People with LBD have symptoms that swing wildly from day to day. She has her good days when she doesn’t shuffle as much, can hold her head a bit higher, and is more alert. Sometimes she’ll go days without any hallucinations. For a brief moment of denial, I can pretend she will get better.

In fact, this is a belief and statement my Mom often makes. “When I get better…” she says, which always gives me a pang of distress because I know it isn’t true.

And in my dreams, Mom is her former self, head lifted high, walking normally, standing straight, with no tremors, hallucinations, or confusion.

But then I am hit with reality.

One morning my Mom asked me if I was a Jehovah’s Witness like her. I said, yes, I’m your daughter, Julie, and you know that I am a Jehovah’s Witness. Oh yeah, she said and kind of giggled. A half hour later, she asked if I like sailing. I said, yes, you know I love sailing, I am your daughter, Julie. Oh yeah, I know that, she said. A few moments later she asked who my mother was. Trying to have a sense of humor, I said her name. She looked confused and I felt bad. You are my mother, Mom. I am your daughter, Julie.

She often starts sentences with, “My Julie….” and tells me about something I’ve done in the past as if explaining an incident to a stranger.

There are days when my Mom thinks a bear is in the laundry room, a tiger is swimming in the pool, or baby lions are squirming in the bottom of her bed.

She has lost her sense of balance and absolutely refuses to use a wheelchair and sometimes forgets to use her walker, so inevitably there are days when she falls. I must call my husband or brother to come home to help me because I am unable to lift her off the floor by myself.

Fortunately, these things don’t happen often right now, but they happen.

We try to laugh at these moments, but painfully, deep down in my soul, I know I have been given a glimpse into the future. That the day will arrive when she won’t recognize me and even though I explain who I am, she won’t understand like she does now.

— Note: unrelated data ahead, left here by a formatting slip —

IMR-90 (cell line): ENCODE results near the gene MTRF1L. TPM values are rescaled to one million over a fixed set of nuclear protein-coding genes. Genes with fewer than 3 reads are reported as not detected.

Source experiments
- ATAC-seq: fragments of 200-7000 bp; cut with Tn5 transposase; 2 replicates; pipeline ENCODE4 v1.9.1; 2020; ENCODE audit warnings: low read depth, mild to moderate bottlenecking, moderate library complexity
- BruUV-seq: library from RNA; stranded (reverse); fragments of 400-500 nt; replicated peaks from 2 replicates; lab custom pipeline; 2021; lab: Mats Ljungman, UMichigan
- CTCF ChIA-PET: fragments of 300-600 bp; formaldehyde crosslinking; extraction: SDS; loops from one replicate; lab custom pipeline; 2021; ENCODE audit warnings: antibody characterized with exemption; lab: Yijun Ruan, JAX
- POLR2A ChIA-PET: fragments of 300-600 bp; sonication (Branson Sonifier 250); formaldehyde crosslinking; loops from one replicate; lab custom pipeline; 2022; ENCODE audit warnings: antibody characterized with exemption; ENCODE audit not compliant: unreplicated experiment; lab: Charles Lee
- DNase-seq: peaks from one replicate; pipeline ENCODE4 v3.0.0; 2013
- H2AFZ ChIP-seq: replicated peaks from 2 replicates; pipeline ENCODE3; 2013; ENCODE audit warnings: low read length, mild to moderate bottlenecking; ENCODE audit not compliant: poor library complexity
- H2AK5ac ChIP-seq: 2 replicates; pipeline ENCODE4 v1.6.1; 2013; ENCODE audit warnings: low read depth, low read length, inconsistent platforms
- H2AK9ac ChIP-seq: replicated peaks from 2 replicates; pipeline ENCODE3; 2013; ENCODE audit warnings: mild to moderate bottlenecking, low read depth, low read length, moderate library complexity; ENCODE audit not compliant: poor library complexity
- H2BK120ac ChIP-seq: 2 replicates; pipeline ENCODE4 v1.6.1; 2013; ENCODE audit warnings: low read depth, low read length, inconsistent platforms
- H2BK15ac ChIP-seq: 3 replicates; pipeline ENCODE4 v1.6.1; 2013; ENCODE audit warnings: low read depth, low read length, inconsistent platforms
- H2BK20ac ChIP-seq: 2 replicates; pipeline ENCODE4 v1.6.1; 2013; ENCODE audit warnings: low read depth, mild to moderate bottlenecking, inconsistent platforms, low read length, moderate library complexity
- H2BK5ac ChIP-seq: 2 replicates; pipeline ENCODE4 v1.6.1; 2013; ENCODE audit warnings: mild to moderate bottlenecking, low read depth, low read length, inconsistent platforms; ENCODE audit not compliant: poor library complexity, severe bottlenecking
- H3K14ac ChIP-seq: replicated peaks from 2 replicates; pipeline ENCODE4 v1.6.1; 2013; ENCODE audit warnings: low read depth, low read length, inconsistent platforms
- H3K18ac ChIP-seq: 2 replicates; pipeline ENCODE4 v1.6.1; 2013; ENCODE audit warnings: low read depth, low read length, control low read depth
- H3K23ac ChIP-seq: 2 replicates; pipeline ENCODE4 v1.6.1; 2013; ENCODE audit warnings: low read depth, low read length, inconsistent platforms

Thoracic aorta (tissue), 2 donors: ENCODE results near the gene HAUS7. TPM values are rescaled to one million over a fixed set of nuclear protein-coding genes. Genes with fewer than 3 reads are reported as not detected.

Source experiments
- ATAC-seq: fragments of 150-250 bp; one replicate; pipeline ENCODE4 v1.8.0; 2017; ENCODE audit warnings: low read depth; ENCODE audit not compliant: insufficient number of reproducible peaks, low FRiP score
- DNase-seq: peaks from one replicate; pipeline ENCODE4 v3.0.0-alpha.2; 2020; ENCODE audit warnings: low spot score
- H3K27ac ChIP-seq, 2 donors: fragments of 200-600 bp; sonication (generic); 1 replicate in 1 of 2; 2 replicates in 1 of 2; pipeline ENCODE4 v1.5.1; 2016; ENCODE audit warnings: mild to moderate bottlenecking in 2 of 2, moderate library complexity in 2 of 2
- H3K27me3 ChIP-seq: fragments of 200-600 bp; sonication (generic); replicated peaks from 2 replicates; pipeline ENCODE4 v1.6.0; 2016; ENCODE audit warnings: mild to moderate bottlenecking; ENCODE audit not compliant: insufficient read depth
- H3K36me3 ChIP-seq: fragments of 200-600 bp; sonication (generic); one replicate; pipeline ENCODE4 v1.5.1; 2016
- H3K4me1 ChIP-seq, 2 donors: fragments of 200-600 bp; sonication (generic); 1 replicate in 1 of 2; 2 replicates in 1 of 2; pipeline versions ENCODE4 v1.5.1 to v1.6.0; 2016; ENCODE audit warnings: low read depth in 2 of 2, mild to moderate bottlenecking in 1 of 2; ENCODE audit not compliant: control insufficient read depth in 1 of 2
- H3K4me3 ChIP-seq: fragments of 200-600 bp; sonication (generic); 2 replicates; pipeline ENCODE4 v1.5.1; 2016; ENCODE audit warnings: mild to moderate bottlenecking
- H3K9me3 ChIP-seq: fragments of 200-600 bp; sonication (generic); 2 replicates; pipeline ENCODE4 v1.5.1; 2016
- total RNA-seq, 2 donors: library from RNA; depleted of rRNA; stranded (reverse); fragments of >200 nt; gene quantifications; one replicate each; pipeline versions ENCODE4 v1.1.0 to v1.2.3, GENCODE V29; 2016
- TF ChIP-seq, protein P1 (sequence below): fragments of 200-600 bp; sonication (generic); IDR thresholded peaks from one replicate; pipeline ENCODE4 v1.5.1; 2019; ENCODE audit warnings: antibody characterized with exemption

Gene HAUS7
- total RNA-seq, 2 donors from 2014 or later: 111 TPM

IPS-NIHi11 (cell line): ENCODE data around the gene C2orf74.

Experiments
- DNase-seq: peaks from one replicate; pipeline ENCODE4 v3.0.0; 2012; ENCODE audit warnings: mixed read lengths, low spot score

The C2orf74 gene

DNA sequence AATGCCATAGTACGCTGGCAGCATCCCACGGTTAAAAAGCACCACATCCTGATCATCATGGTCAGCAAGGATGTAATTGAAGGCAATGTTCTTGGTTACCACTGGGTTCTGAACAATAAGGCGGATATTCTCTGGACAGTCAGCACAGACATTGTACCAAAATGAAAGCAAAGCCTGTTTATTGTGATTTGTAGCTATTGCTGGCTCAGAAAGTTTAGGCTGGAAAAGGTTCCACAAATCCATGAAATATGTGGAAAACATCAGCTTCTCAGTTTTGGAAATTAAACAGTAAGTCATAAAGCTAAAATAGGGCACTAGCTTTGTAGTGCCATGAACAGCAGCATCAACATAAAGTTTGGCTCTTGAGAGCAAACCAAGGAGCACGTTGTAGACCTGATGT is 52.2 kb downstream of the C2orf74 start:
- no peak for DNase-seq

As I said, grief takes many forms and it isn’t just for mourning someone who has died.

Of course, grief isn’t the only emotion I feel during these challenging years.

My feelings range wildly from a yearning for the mother I once knew and loved, to anger and frustration with the inevitable progress of this disease, to helplessness as I watch symptoms worsen with time, to guilt when I lose my patience, to fear that she will take a bad fall and truly hurt herself, to a deep and profound sadness.

I also grieve for the freedom I once knew. Although other family members give me regular breaks, I no longer can leave the house without calling a “babysitter” and often feel trapped. Fortunately, I can work from home, but writing takes concentration and the constant interruptions are frustrating to say the least.

Sometimes I feel downright resentful. Sometimes me and Mom bicker all day over stupid stuff.

Not pretty, but there it is.

These are all normal emotions and I know that I’m not alone. That’s why I like to write periodically about caregiving for all of you who are going through a similar situation.